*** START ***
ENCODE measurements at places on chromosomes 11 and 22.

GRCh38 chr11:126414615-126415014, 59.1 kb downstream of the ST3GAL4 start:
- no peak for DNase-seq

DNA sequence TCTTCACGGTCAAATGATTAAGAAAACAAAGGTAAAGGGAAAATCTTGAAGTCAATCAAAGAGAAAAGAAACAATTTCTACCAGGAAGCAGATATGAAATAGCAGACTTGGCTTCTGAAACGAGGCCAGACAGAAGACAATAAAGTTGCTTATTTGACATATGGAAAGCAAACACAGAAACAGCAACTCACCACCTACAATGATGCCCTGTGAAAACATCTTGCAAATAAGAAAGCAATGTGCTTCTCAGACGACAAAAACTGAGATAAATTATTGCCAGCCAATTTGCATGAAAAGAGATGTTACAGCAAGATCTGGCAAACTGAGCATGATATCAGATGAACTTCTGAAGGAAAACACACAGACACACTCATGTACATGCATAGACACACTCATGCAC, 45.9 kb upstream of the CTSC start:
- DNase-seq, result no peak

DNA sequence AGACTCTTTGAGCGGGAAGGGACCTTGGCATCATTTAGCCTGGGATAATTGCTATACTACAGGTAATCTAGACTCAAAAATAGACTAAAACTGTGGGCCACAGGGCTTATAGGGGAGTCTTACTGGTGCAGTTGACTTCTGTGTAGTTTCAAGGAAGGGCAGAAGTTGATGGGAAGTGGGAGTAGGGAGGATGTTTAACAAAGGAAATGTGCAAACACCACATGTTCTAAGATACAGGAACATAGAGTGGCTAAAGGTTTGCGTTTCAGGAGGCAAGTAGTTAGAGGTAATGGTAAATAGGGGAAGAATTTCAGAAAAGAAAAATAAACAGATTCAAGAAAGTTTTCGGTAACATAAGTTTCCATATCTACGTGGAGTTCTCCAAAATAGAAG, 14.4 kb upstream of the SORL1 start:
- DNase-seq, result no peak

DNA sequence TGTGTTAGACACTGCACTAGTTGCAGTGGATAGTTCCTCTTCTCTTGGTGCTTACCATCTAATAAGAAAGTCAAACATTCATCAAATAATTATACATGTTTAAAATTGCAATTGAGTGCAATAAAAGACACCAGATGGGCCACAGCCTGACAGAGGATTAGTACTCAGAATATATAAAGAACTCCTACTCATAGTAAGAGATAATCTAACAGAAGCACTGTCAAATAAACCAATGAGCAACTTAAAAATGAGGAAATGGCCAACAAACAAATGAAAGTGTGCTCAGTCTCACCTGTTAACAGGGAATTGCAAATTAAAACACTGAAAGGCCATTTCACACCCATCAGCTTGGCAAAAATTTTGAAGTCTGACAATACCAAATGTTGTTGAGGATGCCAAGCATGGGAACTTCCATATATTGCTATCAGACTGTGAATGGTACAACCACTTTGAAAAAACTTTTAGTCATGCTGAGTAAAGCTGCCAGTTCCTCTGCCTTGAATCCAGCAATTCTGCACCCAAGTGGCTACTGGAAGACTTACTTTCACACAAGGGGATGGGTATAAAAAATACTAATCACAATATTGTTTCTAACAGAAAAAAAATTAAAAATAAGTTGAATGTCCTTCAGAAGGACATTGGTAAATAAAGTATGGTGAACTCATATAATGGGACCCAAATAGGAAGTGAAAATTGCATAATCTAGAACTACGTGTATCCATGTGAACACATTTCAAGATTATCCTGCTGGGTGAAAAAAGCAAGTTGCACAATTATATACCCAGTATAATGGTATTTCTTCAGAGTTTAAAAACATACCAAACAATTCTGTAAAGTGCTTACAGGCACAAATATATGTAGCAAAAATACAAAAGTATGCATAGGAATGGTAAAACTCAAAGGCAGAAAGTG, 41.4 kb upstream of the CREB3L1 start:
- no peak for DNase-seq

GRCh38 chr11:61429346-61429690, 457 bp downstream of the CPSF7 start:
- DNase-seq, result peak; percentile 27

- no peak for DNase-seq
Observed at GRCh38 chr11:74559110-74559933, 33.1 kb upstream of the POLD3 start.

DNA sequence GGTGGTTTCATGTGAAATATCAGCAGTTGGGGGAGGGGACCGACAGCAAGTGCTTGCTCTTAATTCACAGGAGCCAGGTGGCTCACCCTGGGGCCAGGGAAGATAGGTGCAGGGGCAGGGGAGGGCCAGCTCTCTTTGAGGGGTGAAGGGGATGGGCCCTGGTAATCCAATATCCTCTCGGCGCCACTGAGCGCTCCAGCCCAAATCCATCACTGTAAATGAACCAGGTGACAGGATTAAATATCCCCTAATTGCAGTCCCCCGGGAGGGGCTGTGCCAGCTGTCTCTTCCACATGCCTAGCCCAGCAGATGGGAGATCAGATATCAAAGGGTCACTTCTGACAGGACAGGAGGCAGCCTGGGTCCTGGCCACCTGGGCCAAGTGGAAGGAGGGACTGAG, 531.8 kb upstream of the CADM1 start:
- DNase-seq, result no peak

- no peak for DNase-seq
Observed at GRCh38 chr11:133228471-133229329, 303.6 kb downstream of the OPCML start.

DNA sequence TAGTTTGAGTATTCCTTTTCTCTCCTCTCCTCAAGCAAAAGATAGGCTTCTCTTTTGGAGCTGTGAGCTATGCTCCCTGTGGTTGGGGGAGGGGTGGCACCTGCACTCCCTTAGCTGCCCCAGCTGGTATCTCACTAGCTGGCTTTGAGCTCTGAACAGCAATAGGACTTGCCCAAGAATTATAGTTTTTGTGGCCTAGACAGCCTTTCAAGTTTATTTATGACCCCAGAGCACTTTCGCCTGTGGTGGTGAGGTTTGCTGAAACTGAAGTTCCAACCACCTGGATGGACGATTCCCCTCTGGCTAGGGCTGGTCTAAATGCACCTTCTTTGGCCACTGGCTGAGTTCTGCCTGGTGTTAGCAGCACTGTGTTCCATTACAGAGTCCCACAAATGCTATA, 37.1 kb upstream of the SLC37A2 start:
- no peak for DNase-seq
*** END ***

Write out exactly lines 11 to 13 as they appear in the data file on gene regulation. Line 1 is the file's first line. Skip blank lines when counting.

- DNase-seq, result peak; percentile 27

- no peak for DNase-seq
Observed at GRCh38 chr11:74559110-74559933, 33.1 kb upstream of the POLD3 start.